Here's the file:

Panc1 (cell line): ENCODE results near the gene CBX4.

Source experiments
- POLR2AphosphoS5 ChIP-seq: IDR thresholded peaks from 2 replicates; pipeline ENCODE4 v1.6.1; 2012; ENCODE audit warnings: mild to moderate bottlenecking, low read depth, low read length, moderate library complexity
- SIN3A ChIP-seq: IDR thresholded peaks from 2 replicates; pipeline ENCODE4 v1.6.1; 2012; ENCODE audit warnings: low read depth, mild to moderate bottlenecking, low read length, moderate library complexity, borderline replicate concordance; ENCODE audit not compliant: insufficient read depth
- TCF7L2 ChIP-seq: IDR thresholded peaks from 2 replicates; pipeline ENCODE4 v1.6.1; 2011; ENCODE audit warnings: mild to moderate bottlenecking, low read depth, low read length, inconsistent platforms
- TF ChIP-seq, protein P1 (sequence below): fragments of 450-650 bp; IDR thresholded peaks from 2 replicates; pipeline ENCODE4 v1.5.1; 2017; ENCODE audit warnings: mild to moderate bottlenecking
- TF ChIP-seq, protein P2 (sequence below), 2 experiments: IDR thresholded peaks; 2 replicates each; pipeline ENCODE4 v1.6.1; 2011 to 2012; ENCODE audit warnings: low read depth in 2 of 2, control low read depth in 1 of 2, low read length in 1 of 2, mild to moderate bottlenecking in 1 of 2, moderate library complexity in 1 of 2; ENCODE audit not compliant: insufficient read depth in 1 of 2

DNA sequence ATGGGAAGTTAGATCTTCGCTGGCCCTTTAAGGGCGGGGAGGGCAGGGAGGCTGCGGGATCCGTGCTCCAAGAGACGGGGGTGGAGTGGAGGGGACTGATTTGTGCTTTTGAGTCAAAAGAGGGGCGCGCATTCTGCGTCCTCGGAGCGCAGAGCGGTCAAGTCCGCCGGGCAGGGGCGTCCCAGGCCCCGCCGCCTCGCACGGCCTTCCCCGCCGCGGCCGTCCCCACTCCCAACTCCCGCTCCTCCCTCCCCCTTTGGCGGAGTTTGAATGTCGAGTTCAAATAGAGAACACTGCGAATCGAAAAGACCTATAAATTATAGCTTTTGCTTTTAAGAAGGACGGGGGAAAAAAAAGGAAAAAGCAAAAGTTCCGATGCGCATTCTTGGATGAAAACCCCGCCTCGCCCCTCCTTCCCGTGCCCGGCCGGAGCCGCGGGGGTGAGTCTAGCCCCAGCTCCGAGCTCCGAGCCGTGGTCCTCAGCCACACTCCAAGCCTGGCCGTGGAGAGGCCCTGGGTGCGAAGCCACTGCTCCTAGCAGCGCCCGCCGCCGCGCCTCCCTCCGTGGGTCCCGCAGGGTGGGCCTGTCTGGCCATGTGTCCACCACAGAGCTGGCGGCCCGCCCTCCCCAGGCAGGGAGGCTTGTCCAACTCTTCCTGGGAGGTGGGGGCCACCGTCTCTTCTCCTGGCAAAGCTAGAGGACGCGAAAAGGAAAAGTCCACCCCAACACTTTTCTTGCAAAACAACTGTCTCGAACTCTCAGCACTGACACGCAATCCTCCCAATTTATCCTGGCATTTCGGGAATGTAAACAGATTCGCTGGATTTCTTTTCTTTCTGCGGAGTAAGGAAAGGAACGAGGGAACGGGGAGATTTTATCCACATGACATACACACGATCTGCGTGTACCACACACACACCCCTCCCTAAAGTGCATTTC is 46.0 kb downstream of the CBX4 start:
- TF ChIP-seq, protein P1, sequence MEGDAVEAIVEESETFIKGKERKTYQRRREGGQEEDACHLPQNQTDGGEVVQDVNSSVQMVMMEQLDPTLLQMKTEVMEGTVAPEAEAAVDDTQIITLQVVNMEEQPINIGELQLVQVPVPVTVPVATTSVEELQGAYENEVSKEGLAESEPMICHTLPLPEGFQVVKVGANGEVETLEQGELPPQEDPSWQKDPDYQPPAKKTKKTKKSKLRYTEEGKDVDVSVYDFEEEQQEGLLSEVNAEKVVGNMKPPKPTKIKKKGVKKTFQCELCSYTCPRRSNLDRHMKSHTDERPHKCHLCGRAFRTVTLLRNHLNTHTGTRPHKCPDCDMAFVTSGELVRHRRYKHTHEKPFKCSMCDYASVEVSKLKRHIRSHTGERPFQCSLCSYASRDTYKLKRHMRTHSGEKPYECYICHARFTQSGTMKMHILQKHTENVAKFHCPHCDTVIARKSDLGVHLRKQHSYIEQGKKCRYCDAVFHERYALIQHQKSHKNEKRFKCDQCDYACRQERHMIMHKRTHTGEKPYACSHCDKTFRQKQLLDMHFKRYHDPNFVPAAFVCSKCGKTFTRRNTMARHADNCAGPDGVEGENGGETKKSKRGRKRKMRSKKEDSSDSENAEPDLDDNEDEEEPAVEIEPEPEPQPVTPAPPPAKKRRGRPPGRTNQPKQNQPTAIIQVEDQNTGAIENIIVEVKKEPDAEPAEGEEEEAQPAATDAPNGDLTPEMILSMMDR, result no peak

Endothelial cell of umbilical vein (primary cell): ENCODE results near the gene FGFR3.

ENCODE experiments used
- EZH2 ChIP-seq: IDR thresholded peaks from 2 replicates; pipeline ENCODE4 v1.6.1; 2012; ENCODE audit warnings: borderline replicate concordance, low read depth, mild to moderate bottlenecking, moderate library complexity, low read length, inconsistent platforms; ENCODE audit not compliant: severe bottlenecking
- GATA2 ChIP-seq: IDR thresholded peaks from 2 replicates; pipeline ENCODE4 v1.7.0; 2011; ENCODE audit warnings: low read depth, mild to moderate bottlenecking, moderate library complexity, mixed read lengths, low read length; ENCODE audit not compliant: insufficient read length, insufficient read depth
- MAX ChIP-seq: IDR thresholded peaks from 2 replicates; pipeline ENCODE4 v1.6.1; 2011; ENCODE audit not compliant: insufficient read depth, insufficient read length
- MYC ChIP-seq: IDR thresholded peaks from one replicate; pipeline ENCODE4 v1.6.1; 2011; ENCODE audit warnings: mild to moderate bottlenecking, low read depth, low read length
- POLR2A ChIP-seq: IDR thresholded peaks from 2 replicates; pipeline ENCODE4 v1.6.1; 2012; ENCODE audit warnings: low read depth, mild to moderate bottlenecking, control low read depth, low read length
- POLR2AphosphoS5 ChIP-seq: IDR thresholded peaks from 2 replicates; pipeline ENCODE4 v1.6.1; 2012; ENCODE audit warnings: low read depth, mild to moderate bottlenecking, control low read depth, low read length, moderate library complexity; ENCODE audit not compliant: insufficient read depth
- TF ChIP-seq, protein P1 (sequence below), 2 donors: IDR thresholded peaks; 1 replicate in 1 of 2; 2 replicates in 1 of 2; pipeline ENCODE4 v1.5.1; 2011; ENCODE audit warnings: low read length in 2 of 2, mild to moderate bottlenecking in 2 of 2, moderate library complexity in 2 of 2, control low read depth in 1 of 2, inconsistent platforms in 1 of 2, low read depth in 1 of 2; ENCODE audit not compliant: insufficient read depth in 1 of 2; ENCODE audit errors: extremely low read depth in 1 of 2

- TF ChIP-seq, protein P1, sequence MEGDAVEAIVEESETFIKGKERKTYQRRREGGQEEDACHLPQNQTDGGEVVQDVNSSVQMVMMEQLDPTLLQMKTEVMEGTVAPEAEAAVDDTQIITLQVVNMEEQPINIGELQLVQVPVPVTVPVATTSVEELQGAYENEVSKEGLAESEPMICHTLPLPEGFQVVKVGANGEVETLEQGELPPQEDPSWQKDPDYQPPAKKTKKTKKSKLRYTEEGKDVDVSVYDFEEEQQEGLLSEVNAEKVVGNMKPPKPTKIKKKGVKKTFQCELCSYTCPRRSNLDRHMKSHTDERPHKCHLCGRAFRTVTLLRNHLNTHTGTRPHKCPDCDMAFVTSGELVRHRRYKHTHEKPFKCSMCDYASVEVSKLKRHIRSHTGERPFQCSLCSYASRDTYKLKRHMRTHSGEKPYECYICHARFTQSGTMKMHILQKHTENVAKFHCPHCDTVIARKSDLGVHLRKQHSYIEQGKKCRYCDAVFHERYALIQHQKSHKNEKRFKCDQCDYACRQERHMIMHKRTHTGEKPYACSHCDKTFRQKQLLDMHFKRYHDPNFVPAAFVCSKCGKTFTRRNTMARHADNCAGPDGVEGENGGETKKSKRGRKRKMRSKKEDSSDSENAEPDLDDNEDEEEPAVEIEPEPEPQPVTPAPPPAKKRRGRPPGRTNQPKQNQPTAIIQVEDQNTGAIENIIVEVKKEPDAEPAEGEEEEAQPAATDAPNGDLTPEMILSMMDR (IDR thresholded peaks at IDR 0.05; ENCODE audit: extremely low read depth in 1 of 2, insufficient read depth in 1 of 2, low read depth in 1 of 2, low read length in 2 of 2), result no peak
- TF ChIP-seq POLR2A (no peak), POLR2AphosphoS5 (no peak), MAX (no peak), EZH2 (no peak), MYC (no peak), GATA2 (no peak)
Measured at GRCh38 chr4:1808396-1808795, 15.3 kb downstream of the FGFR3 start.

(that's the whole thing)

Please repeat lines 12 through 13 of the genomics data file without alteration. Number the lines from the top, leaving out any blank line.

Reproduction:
- EZH2 ChIP-seq: IDR thresholded peaks from 2 replicates; pipeline ENCODE4 v1.6.1; 2012; ENCODE audit warnings: borderline replicate concordance, low read depth, mild to moderate bottlenecking, moderate library complexity, low read length, inconsistent platforms; ENCODE audit not compliant: severe bottlenecking
- GATA2 ChIP-seq: IDR thresholded peaks from 2 replicates; pipeline ENCODE4 v1.7.0; 2011; ENCODE audit warnings: low read depth, mild to moderate bottlenecking, moderate library complexity, mixed read lengths, low read length; ENCODE audit not compliant: insufficient read length, insufficient read depth